- whether you are taking an oral contraceptive
- what and when you eat
- whether you smoke, drink or take other recreational drugs, and if so, how much
- your stress levels at work or home
- at what stage of your menstrual cycle you first notice symptoms of PMS
- the amount and type of exercise you do
- see - symptom diary -Healthwise USA
Prescription medicines: Prescription medicines can also be helpful for women who have not been able to control their symptoms with lifestyle changes. Diuretics (water pills) have been given in the past to reduce the bloated feeling. This is not such a popular choice now, but is still prescribed occasionally. Some doctors prescribe hormones in the form of tablets.
Antidepressants: Antidepressants are another form of medication. Any medication requires regular medical supervision, so remember to have a six-monthly check with your doctor. If your symptoms do not improve or if they get worse, seek further assistance from your doctor.
Calcium or vitamin B6: Some women find calcium or vitamin B6 useful in controlling PMS symptoms. Calcium can be taken every day and vitamin B6 can be taken a few days before PMS symptoms start and continued until your period commences. Evidence from studies suggests the effective dose of calcium supplementation for PMS symptoms is about 1000mg per day; there is also some evidence that a calcium-rich diet may be beneficial for symptoms, e.g. four servings of low-fat dairy products a day.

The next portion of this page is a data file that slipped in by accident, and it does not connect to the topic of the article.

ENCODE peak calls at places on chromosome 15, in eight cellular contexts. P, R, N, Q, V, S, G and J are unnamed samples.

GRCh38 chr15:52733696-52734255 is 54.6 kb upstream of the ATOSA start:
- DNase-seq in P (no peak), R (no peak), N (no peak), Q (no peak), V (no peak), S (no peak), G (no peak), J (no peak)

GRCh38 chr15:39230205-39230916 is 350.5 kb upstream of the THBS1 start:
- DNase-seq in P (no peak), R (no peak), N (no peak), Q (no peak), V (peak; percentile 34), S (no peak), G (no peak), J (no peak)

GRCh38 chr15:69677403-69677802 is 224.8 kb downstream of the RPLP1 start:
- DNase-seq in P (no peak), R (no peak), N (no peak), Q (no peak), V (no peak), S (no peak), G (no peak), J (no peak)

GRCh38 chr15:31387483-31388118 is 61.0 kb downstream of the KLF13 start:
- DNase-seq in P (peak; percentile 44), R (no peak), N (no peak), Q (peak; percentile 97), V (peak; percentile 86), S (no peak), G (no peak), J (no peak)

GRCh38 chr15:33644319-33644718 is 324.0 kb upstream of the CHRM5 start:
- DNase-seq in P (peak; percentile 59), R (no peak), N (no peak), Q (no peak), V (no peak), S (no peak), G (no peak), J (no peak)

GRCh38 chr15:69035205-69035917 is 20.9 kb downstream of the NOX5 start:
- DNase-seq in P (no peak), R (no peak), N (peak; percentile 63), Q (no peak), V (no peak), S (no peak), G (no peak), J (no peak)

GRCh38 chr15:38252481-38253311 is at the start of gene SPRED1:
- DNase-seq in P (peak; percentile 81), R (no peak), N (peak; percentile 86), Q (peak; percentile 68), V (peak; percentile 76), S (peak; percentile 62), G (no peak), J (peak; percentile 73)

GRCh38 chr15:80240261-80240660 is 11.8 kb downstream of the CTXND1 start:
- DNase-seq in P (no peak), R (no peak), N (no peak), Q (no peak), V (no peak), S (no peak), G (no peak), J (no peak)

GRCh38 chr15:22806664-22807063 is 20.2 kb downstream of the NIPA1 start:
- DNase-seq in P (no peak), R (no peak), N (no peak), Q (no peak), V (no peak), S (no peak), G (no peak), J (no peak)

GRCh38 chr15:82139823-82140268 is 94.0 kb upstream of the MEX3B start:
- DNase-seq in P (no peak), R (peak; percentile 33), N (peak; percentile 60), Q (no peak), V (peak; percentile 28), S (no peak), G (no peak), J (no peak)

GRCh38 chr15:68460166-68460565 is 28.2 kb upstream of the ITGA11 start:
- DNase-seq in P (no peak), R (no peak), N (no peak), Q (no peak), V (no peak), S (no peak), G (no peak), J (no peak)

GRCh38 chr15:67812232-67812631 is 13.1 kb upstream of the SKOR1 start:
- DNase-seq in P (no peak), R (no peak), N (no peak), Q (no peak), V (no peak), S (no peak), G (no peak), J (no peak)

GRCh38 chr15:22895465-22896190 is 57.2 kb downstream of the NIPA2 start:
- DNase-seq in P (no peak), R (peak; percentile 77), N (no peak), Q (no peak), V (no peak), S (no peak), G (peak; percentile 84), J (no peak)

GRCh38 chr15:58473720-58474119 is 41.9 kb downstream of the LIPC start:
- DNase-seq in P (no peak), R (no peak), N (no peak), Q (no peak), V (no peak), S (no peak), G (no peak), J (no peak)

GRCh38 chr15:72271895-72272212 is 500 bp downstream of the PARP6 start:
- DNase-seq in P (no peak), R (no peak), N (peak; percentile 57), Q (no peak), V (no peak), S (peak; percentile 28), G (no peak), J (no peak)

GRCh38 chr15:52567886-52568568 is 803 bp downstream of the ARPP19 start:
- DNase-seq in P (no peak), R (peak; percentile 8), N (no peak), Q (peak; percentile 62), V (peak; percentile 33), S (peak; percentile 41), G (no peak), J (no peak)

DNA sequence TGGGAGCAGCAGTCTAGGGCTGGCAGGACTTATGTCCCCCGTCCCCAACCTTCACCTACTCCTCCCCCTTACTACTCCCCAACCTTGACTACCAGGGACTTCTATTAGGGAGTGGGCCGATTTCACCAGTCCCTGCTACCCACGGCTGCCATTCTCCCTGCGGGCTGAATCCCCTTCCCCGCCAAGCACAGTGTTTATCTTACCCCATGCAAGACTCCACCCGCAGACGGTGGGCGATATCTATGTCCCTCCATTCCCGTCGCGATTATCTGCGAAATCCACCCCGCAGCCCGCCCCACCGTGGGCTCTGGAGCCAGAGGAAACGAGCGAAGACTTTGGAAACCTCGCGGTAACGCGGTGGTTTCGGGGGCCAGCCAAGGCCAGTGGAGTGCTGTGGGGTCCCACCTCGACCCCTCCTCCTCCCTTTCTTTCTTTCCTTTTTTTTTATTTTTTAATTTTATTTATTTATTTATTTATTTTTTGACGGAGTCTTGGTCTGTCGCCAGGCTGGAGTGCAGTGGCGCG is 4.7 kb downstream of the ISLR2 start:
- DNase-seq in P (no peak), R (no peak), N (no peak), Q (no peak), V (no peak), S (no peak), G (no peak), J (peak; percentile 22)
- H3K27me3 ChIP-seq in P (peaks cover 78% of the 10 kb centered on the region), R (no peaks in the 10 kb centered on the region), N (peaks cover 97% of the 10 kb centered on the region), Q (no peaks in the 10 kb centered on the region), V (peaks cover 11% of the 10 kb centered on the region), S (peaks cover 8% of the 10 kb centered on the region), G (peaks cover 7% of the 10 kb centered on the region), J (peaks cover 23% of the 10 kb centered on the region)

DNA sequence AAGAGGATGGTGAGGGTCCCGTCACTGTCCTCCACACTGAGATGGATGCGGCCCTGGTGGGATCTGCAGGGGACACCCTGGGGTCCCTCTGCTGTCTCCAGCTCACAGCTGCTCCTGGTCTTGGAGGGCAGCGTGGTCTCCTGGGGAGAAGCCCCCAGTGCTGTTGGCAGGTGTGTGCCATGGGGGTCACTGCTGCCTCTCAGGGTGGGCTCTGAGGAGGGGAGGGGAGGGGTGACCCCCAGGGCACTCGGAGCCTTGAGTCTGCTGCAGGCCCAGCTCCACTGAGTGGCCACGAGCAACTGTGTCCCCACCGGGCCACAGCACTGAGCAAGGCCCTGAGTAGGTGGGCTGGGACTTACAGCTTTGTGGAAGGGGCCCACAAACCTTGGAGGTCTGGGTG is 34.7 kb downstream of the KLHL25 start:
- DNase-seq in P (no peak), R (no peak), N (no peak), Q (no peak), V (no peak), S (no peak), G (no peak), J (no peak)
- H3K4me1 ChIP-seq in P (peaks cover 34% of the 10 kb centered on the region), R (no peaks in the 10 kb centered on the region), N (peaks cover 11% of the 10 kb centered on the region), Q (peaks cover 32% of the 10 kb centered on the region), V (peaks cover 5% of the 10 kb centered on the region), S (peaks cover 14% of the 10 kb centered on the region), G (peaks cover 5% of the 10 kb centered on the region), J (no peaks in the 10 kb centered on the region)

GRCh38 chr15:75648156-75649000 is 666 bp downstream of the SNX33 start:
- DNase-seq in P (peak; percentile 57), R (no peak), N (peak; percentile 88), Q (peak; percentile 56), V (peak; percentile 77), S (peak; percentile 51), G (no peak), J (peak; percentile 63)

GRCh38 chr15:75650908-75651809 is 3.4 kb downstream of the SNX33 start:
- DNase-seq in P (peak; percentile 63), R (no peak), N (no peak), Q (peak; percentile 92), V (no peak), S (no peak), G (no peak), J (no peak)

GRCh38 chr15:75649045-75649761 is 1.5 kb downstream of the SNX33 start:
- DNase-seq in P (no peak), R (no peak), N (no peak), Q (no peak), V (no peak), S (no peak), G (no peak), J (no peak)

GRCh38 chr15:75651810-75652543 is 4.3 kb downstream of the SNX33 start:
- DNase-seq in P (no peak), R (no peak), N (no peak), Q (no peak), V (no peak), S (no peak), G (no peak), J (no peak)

Calcium and vitamin B6 do not require a prescription and can be bought from pharmacies, supermarkets and health food shops. Remember to read the instructions on the bottle for the correct dosage – check with your pharmacist if unsure. Let your doctor know if you are taking either of these supplements, particularly if you are on prescribed medicines or are at higher risk of heart disease.
Complementary health measures
Other choices such as acupuncture, massage or yoga to relax you or relieve your symptoms are proving to be very beneficial for many women.
- Make sure you eat regularly and sensibly, including plenty of fresh fruit and vegetables each day. Avoid salt, caffeine, alcohol and excessive fluids.
- Exercise regularly. Exercise helps in a number of ways. A daily walk at least five times a week for 30 minutes is relaxing and releases natural antidepressants (endorphins) into the system which, in turn, reduces your stress levels. It also gives you time to think on your own. As a weight-bearing exercise it will often help to reduce any joint pain you may have.
- Get a good night's sleep.
Premenstrual syndrome (PMS) Office of Women's Health - U.S. Department of Health and Human Services
Slideshow: A Visual Guide to Premenstrual Syndrome (PMS) WebMD, 2014
Premenstrual syndrome (PMS) Medline Plus - U.S. Department of Health and Human Services National Institutes of Health, 2014
Premenstrual Syndrome, Management (Green-top Guideline No. 48) Royal College Obstetricians & Gynaecologists, UK